By Patricia Maresch, Contributing Reporter
RIO DE JANEIRO, BRAZIL – Two hundred families from the favela Morro do Borel in Tijuca are to leave their homes next month. Their houses, in case of heavy rains, are located in a high-risk area for potential landslides and so the families have been offered new housing in the Zona Oeste (West zone).
Their new homes are located in Paciência, near Campo Grande. The federal government installed the PAC Minha Casa Minha Vida (My Home, My Life) program in that area for families who earn three minimum wages or less. The relocated families from Borel will also be reimbursed for their moving expenses.
Researchers from the Municipal Geo-Rio Institute said that there are 990 houses at risk in Borel alone. The Geo-Rio survey also showed that at least 18,000 homes in 117 favelas in Grande Tijuca are at risk.
This encompasses the localities Alto da Boa Vista, Andaraí, Catumbi, Estácio, Grajaú, Rio Comprido and Vila Isabel. These favelas are also accessible through Cosme Velho, Laranjeiras, Humaitá, Jardim Botanico, São Conrado and Santa Teresa, since they all have access to the Floresta da Tijuca, the Tijuca rainforest.
The Floresta da Tijuca is the world’s largest urban rainforest, covering some 32 square miles. It is also home to hundreds of species of plants and wildlife, many threatened by extinction.
In case of extremely heavy rainfall like there was in the Região Serrana of Rio State last month, the area is in a high risk situation. Geo-Rio’s David Zee told O Globo TV that the rivers Maracanã, Trapicheiros and Joana will be unable to channel the rain.
On some parts of the hills, favela dwellers have been building illegally. Without any supervision of engineers and architects, making the area increasingly prone to landslides and floods. “All the conditions for a possible disaster are there,” said Zee.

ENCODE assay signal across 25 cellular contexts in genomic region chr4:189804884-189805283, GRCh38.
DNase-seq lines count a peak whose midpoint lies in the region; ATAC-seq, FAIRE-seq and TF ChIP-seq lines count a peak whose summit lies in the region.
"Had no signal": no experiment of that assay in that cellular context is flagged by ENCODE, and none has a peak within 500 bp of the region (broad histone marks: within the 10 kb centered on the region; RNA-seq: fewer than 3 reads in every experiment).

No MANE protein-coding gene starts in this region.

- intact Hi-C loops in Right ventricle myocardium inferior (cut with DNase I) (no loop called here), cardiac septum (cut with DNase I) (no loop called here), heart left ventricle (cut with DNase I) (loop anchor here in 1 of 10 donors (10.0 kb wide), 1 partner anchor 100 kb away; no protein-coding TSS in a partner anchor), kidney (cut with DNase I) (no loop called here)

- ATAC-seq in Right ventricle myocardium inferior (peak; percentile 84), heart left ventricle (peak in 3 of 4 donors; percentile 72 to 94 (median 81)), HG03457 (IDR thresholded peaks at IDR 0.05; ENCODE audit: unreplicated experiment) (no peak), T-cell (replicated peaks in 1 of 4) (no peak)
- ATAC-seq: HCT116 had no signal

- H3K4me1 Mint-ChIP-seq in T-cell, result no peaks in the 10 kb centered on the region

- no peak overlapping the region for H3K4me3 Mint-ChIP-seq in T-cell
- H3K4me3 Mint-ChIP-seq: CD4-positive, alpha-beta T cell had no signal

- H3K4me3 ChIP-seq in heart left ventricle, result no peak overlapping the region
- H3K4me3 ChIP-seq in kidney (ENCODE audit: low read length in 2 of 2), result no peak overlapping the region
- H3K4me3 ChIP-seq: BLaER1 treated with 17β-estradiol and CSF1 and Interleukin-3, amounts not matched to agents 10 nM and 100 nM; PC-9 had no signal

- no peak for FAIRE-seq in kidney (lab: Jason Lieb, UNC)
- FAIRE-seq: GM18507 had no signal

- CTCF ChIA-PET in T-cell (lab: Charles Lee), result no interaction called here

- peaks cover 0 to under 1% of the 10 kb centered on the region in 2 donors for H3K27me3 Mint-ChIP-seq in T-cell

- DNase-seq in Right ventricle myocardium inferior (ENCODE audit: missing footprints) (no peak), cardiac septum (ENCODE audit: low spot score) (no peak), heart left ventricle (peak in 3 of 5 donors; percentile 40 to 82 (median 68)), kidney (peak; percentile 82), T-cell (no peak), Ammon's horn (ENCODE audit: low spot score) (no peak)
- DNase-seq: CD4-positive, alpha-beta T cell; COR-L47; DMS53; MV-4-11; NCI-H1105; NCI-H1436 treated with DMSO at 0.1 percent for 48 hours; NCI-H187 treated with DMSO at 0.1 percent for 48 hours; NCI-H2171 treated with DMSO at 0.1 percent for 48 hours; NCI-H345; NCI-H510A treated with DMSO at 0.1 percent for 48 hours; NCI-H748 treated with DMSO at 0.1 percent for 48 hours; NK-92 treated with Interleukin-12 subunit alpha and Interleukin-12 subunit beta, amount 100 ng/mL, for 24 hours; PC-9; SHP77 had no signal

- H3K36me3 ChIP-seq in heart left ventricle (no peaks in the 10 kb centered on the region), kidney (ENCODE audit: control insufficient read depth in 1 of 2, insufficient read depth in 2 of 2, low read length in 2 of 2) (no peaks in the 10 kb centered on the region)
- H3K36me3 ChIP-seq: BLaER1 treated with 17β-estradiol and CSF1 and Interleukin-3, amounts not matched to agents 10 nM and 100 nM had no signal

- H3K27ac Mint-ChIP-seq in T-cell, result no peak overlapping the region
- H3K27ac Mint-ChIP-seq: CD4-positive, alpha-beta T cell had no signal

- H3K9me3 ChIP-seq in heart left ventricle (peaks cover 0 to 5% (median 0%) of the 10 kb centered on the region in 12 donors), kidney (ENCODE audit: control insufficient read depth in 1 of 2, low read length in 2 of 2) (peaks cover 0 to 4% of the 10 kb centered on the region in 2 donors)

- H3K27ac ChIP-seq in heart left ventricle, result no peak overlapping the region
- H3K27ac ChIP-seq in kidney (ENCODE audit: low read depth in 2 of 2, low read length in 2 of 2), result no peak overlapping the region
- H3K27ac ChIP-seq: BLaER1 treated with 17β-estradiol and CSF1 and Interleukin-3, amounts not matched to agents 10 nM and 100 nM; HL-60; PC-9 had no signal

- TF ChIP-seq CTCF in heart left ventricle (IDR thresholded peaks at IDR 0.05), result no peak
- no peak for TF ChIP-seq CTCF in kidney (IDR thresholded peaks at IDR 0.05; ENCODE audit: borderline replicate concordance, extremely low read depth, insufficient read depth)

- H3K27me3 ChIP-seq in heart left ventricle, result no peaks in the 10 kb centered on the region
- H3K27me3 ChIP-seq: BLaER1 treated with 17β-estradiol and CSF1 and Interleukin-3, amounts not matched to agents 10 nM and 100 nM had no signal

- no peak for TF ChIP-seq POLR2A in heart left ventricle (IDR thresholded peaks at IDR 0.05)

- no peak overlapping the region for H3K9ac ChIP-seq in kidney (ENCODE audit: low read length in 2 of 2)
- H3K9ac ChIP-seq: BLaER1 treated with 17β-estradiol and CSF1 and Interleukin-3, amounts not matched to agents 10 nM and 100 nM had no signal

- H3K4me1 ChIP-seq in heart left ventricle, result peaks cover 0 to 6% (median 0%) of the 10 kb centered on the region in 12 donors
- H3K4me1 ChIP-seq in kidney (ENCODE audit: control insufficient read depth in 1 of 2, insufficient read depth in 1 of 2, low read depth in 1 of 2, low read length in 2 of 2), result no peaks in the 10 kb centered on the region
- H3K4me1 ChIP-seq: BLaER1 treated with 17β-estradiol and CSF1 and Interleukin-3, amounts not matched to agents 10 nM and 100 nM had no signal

The relocation from Tijuca to the Zona Oeste will be a big adjustment for the 200 families from Borel. Some are deeply rooted in the community, having lived there for more than twenty years. But everyone understands the necessity of the measures. During the heavy rains in April last year, ninety families in Borel lost their homes. “We don’t want to repeat this tragedy,” says community leader Roberta Ferreira.
Borel is also one of the first communities to get a siren that will warn people about the danger of landslides. If it rains over a certain limit, an alarm will go off. The city’s Civil Defense will install them in sixty high-risk favelas.
Community leaders in the 117 favelas have been given a special training to help and guide residents in case of emergency. They have also received mobile phones that will be alerted by text message even before the alarm goes off, all in hopes of preventing tragedies such as in the Região Serrana.